Creekstone Farms, Explanation
Living in the West, one of the most pressing issues is obtaining ḥalāl food, and specifically ḥalāl meat. So, having general knowledge on the slaughter process is incumbent upon all communities residing here. Now when it comes to slaughtering animals the (minimum) end goal is to sever the animal’s two jugular veins and its windpipe, to accomplish this there are two methods, the first is dhabḥ and the second is naḥr.
The dhabḥ method involves a clean horizontal cut, whereas the naḥr method involves a stab into the lower neck of the animal; the former is allowed for the vast majority of permissible animals while the latter method, according to the Ja’fari school, is only permissible for camels. This directs our attention to Creekstone Farms and their beef, which they via the certifier Halal Transactions of Omaha admit to using the naḥr method.
As stated above the naḥr method is not permissible for cattle according to Ja’fari jurisprudence, the confusion regarding the istiḥlāl of the beef lies in the fact that there is an ikhtilāf among the schools. While the Ja’fari school disallows the naḥr method, some of the Sunni schools allow it, and on this basis the Halal Transactions of Omaha certify it ḥalāl.
However, all is not lost, as the meat provided by Creekstone seems to be highly desirable there are ways that even a naḥr-applied cow can be deemed ḥalāl, for explanation a brief consultation between a student (the writer of this piece) and his Ustādh Ayatullah [Dr.] Hossein Modarressi-Tabatabai is worth reading.
(Questions were asked in manner of the layperson as to make widely understandable, and the blacked out portion deals with an unrelated inheritance inquiry)
So, as the Ayatullah explains naḥr is considered ḥarām unanimously according to the Ja’fari school, but if the animal wounded by the naḥr method is still alive the dhabḥ method can still be applied to make it ḥalāl, but the condition for the dhabḥ is that the cut has to be made properly.
Now from previous public correspondences with the Halal Transactions of Omaha, of respected individuals like Mufti Hussain Kamani from the Hanafi school, it seems that Creekstone have made some slight adjustments to their slaughtering method to incorporate a horizontal cut. But appeasement on the horizontal cut for the Hanafi school [of Mufti Kamani] is not necessarily proper for the Ja’fari school, hence to attain more clarity on this issue, the writer of the piece decided to also correspond with the Halal Transactions of Omaha.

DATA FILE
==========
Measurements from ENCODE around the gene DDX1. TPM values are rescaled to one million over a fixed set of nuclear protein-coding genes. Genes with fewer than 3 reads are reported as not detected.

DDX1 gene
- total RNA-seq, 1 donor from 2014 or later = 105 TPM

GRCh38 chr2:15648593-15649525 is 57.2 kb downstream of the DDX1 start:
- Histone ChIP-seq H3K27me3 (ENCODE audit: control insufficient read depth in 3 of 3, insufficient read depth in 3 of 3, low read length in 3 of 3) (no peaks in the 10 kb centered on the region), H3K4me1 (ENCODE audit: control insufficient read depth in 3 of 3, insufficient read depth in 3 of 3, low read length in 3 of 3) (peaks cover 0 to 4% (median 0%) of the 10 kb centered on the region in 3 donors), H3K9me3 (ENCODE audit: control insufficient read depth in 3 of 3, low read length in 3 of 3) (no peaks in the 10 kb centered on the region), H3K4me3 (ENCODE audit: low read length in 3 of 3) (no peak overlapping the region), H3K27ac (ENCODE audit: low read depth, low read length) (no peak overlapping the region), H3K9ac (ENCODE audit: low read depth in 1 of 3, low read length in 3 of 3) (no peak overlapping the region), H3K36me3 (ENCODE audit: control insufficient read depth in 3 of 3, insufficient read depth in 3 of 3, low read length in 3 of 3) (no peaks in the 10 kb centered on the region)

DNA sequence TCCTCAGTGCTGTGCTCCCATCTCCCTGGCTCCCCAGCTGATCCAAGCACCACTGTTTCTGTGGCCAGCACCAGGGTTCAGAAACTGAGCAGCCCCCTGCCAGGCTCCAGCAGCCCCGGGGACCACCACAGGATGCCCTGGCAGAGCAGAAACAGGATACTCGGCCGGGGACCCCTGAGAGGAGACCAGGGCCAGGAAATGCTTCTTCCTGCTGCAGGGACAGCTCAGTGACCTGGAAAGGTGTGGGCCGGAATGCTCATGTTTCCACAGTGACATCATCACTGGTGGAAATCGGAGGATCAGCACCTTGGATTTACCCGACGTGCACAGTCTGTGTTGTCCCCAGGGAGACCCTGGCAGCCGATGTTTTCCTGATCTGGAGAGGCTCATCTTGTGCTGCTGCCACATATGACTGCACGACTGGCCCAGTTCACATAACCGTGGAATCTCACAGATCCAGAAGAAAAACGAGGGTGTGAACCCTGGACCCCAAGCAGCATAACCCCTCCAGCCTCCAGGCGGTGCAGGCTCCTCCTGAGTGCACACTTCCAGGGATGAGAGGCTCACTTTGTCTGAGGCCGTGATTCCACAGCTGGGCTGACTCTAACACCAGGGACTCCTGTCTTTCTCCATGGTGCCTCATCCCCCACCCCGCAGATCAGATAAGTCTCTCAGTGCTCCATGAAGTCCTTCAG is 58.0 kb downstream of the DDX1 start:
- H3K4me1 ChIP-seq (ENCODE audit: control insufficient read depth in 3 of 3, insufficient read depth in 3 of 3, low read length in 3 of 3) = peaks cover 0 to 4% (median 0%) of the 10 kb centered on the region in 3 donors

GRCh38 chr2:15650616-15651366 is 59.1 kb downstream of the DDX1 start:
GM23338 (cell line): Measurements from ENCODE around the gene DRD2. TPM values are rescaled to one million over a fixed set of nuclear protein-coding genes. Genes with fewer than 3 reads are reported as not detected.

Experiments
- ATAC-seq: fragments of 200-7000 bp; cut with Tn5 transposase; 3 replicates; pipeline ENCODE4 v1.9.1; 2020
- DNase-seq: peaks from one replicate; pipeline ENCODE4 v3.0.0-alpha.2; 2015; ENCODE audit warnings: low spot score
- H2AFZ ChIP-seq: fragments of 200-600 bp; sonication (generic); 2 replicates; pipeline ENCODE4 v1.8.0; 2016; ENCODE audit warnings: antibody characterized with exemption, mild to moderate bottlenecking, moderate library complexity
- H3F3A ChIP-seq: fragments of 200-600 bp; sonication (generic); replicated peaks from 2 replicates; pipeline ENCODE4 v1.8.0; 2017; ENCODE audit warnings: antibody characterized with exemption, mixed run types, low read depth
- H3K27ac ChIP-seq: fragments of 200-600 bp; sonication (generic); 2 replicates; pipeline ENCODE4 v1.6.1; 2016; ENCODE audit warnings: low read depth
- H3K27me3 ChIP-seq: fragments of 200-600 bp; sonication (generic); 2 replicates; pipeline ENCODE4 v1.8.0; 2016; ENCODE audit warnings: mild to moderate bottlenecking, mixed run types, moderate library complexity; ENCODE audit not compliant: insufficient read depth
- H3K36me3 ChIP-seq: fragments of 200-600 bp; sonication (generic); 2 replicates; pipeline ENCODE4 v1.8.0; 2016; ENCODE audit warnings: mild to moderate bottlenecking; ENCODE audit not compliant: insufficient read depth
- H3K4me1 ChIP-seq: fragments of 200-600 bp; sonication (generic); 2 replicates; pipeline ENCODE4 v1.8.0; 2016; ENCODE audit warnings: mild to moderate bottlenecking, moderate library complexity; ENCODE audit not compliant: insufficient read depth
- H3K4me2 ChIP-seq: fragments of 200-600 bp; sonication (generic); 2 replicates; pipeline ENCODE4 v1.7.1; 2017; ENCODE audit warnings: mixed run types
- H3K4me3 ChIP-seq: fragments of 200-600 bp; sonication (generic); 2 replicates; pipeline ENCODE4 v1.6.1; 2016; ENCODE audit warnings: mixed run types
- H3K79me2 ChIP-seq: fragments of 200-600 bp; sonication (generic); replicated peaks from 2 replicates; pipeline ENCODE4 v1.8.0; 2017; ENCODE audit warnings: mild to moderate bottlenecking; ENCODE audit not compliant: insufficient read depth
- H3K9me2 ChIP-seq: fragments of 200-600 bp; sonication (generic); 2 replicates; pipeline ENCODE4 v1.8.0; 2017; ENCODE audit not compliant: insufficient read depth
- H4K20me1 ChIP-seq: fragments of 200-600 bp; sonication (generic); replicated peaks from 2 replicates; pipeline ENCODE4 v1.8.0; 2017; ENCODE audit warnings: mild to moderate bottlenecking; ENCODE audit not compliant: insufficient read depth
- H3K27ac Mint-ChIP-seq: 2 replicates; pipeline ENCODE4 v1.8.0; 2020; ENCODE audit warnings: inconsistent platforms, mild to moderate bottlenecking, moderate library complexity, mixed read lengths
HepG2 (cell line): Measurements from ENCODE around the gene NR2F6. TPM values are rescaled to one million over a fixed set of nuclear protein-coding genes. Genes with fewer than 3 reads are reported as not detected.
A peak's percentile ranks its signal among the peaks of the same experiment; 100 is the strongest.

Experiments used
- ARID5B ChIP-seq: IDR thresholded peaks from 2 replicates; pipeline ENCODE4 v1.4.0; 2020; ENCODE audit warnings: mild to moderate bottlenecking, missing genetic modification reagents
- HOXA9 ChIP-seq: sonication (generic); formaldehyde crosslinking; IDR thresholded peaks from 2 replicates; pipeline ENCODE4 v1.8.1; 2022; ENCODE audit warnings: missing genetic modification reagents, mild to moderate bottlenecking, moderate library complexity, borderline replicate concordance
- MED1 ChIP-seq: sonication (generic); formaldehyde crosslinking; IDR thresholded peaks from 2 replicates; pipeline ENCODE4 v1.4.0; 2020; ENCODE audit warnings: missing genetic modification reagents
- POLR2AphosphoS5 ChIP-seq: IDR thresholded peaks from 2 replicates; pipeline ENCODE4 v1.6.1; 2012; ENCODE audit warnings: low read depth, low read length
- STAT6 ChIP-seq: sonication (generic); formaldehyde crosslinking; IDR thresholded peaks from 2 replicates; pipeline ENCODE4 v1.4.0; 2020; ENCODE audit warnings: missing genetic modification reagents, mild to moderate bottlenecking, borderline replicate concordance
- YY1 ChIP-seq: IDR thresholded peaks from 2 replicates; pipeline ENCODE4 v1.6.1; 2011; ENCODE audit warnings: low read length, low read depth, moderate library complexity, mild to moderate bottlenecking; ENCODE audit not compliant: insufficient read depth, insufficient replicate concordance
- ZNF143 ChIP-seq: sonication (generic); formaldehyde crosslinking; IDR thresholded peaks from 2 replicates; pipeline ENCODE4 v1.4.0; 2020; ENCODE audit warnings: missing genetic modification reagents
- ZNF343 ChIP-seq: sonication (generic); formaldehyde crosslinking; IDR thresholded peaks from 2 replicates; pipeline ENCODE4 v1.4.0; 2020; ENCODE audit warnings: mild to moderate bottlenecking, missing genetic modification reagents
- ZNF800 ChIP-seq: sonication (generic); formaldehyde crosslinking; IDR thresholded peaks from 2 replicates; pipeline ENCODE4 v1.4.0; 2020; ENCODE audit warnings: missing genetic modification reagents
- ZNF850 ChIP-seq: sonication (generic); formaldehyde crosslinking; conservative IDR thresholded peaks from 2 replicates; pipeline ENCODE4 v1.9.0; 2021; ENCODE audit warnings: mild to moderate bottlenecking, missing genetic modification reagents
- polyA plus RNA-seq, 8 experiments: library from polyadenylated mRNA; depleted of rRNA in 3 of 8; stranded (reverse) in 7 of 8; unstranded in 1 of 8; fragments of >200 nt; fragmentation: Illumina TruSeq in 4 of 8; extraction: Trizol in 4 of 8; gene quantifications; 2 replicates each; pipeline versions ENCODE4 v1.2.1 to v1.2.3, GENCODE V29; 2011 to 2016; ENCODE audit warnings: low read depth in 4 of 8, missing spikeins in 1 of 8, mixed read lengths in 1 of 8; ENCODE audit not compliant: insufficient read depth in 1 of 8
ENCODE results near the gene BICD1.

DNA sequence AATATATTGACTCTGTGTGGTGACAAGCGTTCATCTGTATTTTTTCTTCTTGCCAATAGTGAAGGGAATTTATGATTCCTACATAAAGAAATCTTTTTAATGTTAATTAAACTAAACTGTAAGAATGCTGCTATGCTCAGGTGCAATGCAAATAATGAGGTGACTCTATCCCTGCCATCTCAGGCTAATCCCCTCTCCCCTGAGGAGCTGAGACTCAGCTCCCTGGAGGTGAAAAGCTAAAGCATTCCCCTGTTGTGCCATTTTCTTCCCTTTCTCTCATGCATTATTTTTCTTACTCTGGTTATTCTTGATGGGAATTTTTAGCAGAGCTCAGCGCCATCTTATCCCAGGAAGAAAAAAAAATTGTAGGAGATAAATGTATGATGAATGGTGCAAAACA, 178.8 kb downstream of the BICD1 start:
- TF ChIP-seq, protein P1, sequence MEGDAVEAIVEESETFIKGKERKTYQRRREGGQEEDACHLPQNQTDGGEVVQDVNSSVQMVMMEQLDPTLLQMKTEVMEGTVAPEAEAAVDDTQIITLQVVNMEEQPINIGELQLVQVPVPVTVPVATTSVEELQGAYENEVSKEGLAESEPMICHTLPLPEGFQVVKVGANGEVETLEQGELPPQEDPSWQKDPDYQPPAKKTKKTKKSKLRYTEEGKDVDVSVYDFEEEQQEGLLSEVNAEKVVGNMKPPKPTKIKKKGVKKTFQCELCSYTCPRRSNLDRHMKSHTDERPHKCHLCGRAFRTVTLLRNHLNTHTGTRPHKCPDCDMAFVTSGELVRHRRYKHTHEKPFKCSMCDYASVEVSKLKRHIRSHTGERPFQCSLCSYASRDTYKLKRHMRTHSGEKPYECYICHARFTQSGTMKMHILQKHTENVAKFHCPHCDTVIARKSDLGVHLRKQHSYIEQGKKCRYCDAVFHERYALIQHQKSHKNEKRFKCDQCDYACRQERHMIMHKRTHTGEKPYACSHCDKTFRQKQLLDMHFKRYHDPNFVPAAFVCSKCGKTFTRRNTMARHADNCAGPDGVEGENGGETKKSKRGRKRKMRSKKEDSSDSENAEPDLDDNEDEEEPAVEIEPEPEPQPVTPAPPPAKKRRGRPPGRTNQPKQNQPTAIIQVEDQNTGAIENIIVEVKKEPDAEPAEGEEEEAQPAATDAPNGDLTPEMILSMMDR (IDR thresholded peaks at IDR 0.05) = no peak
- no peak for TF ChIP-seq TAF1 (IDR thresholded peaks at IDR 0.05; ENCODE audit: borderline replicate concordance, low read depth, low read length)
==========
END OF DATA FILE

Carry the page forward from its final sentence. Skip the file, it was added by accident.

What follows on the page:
The entire correspondence is as follows:
Now, what we arrive at based on the email correspondence is that the Creekstone Farms undeniably applies the naḥr method, and the Halal Transactions of Omaha admit that the method employed is not agreeable to all schools of Islam. Secondly after further questioning, they explain that they include a horizontal cut but by the ‘definition’ of the naḥr method in one ‘motion.’ This wording is confusing, do they mean that the stab itself makes a horizontal wound or that a separate and proper horizontal cut according to the dhabḥ method is being applied? By definition, the naḥr method only involves stabbing, and the cow being stabbed horizontally or vertically doesn’t make a difference, it remains ḥarām; even if the horizontal stab mimics the results of the dhabḥ. Whereas if a separate and proper dhabḥ cut were to be applied while the cow were still living, as explained by the abovementioned Ayatullah, the slaughtered cow would be considered ḥalāl, but how can a separate cut be performed in one ‘motion?’ Naḥr followed by the horizontal dhabḥ are two motions, if two separate and distinct motions are being applied only then can Creekstone beef be considered ḥalāl for the Ja’fari school.
Thus, as confusion remains abound, we suggest to the Halal Transactions of Omaha to fly out a Shi’i scholar* to the Creekstone Farms to ascertain [by eyes] the matter once and for all. This would not only set a precedent to the honesty and integrity of the Halal Transactions of Omaha, but could also benefit the Creekstone Farms as well. Muslims of the Ja’fari school are just as yearning of high quality beef as any other group, maybe even more, and verifying the ḥalāl-ness of the meat would only increase the clientele of the company by hundreds of thousands in the US alone.
Until then, it is recommended that Shi’i Muslims refrain from eating Creekstone beef as the danger of eating ḥarām, even unknowingly, is too severe.
(*In the midwest region where the Creekstone Farms and the Halal Transactions of Omaha are based, there are a plethora of qualified Shi’i scholars whom can be brought to inspect, the writer of this piece suggests Sayyid Sameer Ali of Wisconsin)
Writer: Agha Shabbir Abbas (Researcher, MA in Islamic Studies (Rutgers), specialization in Islamic Jurisprudence, continuing further graduate studies at Columbia University)